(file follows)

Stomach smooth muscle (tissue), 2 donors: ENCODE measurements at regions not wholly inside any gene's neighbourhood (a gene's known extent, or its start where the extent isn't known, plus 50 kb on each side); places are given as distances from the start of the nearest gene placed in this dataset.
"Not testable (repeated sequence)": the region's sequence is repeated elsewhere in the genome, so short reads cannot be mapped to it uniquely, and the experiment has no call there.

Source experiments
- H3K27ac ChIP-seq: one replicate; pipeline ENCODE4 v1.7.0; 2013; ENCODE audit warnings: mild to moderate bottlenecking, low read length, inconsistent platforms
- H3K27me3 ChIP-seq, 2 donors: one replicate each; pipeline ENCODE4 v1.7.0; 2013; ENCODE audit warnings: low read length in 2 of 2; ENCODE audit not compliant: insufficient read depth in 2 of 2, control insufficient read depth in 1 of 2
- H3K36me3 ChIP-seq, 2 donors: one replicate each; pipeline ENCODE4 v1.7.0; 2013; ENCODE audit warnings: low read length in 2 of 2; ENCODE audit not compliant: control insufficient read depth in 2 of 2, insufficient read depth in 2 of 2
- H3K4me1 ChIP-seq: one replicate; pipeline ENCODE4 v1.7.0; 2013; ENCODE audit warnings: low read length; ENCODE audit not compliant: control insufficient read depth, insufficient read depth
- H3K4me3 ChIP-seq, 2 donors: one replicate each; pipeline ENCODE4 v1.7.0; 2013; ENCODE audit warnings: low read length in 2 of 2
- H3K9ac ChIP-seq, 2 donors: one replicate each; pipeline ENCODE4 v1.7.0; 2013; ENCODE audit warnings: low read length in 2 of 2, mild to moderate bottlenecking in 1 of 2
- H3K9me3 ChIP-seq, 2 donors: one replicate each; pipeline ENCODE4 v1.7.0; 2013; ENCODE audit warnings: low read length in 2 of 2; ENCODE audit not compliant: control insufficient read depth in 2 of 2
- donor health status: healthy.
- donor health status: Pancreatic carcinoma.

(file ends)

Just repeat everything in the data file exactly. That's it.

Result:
Stomach smooth muscle (tissue), 2 donors: ENCODE measurements at regions not wholly inside any gene's neighbourhood (a gene's known extent, or its start where the extent isn't known, plus 50 kb on each side); places are given as distances from the start of the nearest gene placed in this dataset.
"Not testable (repeated sequence)": the region's sequence is repeated elsewhere in the genome, so short reads cannot be mapped to it uniquely, and the experiment has no call there.

Source experiments
- H3K27ac ChIP-seq: one replicate; pipeline ENCODE4 v1.7.0; 2013; ENCODE audit warnings: mild to moderate bottlenecking, low read length, inconsistent platforms
- H3K27me3 ChIP-seq, 2 donors: one replicate each; pipeline ENCODE4 v1.7.0; 2013; ENCODE audit warnings: low read length in 2 of 2; ENCODE audit not compliant: insufficient read depth in 2 of 2, control insufficient read depth in 1 of 2
- H3K36me3 ChIP-seq, 2 donors: one replicate each; pipeline ENCODE4 v1.7.0; 2013; ENCODE audit warnings: low read length in 2 of 2; ENCODE audit not compliant: control insufficient read depth in 2 of 2, insufficient read depth in 2 of 2
- H3K4me1 ChIP-seq: one replicate; pipeline ENCODE4 v1.7.0; 2013; ENCODE audit warnings: low read length; ENCODE audit not compliant: control insufficient read depth, insufficient read depth
- H3K4me3 ChIP-seq, 2 donors: one replicate each; pipeline ENCODE4 v1.7.0; 2013; ENCODE audit warnings: low read length in 2 of 2
- H3K9ac ChIP-seq, 2 donors: one replicate each; pipeline ENCODE4 v1.7.0; 2013; ENCODE audit warnings: low read length in 2 of 2, mild to moderate bottlenecking in 1 of 2
- H3K9me3 ChIP-seq, 2 donors: one replicate each; pipeline ENCODE4 v1.7.0; 2013; ENCODE audit warnings: low read length in 2 of 2; ENCODE audit not compliant: control insufficient read depth in 2 of 2
- donor health status: healthy.
- donor health status: Pancreatic carcinoma.